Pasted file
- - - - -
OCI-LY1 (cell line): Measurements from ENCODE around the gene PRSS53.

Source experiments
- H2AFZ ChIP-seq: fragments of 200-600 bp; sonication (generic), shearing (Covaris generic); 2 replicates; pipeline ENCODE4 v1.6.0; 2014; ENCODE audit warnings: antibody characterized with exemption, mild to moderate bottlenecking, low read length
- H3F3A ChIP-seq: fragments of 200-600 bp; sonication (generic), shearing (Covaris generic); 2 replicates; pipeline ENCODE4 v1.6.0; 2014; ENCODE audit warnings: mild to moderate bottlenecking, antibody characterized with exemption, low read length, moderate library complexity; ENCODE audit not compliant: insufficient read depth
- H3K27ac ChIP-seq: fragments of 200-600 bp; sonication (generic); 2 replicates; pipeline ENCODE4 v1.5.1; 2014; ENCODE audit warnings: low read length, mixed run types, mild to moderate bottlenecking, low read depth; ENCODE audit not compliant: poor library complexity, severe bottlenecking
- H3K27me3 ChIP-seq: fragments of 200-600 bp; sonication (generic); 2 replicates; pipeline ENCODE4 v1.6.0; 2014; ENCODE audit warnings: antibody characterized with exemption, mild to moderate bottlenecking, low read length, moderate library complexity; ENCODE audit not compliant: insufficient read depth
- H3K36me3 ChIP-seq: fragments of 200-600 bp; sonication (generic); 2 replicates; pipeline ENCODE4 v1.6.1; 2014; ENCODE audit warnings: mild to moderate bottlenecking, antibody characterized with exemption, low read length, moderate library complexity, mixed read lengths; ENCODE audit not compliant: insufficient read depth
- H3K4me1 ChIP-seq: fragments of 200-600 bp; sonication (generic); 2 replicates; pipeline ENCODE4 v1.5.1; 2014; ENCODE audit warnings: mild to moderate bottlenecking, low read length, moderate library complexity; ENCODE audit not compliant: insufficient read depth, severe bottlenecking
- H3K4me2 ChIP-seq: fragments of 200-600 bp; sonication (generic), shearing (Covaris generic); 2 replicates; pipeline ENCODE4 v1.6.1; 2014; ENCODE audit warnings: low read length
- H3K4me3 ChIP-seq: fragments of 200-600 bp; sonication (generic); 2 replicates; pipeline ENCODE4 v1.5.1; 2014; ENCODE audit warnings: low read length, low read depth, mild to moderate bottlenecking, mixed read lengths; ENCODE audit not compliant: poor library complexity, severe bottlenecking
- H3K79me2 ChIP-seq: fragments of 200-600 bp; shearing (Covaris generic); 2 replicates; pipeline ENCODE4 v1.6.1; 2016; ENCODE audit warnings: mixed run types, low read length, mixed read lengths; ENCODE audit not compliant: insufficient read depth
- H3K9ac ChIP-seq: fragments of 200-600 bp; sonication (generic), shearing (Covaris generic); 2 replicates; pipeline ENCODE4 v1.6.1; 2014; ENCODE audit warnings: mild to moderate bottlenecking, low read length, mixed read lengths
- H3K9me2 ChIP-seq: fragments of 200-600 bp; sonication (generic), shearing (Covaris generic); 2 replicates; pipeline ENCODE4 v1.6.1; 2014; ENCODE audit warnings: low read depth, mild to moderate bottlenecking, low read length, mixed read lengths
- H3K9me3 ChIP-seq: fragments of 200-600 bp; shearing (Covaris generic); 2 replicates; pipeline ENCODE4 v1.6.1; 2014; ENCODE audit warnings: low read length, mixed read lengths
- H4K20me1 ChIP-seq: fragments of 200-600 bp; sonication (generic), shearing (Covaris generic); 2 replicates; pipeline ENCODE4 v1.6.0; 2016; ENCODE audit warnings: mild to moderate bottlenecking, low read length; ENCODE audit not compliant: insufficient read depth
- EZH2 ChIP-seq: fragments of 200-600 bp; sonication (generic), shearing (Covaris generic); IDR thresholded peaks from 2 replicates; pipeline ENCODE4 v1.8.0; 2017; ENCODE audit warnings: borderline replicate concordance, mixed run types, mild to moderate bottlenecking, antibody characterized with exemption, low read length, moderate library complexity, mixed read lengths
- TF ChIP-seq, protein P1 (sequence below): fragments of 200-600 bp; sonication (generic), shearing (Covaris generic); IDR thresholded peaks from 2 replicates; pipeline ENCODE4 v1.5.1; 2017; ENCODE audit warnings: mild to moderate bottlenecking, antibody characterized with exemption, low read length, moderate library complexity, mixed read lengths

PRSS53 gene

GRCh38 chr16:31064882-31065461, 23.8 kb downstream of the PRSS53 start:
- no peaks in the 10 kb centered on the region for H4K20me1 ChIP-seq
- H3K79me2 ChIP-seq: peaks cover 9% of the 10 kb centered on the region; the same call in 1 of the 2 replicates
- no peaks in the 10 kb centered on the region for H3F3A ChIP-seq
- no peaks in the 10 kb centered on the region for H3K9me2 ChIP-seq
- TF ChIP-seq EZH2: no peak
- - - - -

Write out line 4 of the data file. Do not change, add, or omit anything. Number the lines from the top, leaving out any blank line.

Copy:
- H3F3A ChIP-seq: fragments of 200-600 bp; sonication (generic), shearing (Covaris generic); 2 replicates; pipeline ENCODE4 v1.6.0; 2014; ENCODE audit warnings: mild to moderate bottlenecking, antibody characterized with exemption, low read length, moderate library complexity; ENCODE audit not compliant: insufficient read depth